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Best tips and tricks to keep notebook battery healthy

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Not sure if this has been asked before. What tips do you guys have for keeping my notebook battery healthy.

I personally never leave it plugged in and charging once its fully charged AND not in use. And once every 2-3 weeks use it on battery power till the battery runs out (7%) then recharge it to maximum.

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The newer Lithium Ion batteries don't handle full discharging/recharging cycles as well, but they also don't have charging memory problems and more serious battery fatigue issues like the older batteries did. Charge cycle "wear" is what determines their life span, in much the same way as adding miles on your car's odometer. By discharging to 7% and then fully recharging the battery you are effectively reducing its life span. They can fluctuate between 50% to 100% charge with little minimal impact on the battery.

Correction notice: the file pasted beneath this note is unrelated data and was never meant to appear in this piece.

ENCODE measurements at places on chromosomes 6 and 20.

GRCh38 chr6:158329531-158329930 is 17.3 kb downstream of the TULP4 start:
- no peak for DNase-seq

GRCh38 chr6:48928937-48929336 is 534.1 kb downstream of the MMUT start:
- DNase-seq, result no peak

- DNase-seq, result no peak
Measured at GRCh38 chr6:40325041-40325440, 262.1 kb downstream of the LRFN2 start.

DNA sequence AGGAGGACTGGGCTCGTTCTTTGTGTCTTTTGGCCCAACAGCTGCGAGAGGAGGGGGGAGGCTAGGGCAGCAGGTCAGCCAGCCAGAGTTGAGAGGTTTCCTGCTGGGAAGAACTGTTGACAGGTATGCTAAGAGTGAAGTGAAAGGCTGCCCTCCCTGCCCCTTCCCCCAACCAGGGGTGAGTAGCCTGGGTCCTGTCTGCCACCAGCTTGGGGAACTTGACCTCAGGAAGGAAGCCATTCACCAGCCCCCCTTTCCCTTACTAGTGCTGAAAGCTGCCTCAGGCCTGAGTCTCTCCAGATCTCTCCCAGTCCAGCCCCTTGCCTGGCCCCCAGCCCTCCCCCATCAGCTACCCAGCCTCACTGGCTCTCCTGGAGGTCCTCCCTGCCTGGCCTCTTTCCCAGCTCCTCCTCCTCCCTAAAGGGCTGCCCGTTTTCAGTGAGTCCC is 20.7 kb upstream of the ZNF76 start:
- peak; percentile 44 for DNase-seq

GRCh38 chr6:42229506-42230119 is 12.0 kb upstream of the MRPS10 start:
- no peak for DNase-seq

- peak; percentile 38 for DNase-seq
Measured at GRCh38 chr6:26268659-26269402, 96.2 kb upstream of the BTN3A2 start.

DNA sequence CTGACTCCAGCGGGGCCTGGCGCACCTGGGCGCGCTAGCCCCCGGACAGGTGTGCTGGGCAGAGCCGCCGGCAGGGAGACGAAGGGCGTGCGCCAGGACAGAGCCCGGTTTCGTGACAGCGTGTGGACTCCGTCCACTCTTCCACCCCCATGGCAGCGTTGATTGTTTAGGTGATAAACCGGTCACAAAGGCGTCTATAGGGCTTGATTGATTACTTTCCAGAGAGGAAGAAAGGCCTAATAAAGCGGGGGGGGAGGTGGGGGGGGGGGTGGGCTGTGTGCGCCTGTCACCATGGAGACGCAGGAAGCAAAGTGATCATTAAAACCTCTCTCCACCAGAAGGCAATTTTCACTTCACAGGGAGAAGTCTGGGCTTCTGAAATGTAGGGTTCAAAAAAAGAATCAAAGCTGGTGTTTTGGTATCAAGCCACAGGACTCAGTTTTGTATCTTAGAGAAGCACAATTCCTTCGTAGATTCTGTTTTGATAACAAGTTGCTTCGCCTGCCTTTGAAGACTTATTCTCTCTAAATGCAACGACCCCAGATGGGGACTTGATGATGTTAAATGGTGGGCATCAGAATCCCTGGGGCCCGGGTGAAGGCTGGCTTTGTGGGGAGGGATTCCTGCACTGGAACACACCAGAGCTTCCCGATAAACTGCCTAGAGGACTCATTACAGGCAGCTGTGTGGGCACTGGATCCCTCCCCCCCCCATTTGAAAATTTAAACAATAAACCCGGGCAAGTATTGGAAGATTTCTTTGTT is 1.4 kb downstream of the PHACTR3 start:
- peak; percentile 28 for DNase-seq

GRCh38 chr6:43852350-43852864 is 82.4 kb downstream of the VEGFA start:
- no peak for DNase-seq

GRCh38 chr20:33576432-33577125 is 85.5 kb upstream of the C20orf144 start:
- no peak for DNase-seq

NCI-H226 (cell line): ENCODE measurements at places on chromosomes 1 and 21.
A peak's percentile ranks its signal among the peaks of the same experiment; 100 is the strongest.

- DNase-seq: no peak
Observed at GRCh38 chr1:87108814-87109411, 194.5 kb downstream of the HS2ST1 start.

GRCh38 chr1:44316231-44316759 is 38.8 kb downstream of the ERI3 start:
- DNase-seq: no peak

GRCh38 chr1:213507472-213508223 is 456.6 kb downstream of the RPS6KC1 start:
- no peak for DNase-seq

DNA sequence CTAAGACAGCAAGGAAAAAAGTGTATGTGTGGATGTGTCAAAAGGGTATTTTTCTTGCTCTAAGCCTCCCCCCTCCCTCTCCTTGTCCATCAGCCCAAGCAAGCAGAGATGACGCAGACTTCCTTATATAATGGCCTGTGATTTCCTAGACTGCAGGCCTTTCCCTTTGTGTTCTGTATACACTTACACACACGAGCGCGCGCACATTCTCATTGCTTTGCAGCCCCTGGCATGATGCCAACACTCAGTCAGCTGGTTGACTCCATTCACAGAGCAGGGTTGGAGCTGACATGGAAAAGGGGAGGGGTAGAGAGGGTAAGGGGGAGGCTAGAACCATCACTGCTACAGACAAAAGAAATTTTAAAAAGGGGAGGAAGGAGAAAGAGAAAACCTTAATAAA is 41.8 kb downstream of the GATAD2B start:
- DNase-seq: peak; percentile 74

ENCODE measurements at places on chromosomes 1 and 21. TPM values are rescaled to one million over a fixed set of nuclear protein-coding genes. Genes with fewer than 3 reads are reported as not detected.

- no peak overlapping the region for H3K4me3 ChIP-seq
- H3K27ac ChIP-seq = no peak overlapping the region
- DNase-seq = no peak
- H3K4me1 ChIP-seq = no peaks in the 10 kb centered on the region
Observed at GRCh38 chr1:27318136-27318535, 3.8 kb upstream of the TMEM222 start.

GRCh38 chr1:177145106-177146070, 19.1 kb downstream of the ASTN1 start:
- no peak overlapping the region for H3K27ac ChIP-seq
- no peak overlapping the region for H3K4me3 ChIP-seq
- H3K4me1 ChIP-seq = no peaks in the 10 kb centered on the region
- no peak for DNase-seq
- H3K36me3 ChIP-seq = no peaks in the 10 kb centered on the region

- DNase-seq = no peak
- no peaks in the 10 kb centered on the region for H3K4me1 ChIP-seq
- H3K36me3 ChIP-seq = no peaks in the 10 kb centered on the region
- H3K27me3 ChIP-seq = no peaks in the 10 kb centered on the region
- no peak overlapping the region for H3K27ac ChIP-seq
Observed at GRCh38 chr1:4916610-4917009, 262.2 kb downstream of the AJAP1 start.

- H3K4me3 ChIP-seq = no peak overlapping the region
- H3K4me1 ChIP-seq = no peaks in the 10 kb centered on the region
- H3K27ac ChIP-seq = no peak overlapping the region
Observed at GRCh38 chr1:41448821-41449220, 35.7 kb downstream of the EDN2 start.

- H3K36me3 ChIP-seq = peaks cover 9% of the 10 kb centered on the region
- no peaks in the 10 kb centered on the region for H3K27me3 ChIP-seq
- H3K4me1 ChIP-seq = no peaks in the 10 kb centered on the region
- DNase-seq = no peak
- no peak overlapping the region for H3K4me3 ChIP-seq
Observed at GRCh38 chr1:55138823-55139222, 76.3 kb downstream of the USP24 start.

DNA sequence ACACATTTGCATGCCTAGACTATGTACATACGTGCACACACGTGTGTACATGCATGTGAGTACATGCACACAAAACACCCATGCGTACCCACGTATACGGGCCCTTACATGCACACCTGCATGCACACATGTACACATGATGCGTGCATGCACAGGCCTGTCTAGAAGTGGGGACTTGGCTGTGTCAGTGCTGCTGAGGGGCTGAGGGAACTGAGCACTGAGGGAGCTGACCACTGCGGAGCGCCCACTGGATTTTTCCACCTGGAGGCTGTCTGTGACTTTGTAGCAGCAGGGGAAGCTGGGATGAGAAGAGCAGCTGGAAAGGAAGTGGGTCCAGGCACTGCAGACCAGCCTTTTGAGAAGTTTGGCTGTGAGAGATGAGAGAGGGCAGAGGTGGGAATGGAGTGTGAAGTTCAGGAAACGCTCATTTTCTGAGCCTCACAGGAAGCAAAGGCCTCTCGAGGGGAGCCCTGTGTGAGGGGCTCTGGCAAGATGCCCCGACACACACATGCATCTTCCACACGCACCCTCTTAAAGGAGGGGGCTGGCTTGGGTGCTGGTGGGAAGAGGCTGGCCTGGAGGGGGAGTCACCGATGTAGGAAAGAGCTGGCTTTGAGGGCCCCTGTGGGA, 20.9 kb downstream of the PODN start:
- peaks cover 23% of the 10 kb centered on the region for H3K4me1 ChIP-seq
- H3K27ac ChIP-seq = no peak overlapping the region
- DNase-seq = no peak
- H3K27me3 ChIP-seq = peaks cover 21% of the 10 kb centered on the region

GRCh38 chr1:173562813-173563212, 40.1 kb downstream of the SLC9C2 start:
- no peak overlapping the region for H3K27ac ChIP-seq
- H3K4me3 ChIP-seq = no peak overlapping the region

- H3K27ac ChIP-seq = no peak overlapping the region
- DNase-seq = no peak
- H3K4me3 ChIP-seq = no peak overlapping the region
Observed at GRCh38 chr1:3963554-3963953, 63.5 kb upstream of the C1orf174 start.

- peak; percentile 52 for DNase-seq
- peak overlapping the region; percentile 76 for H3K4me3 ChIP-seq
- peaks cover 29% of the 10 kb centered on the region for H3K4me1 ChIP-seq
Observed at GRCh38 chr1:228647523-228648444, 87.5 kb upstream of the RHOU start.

My M18x battery is about 2 years old and it still gives around 4:45 of run time on a complete charge versus 5:00-5:15 when it was brand new. It stays plugged in with a 100% charge and is never subjected to heavy draining/recharging activity more than 95% of the time. Dell/Alienware and other OEMs even have utilities that maximize battery health by only charging the battery between 50% and 100%. Dell/Alienware calls this "Desktop Mode" charging.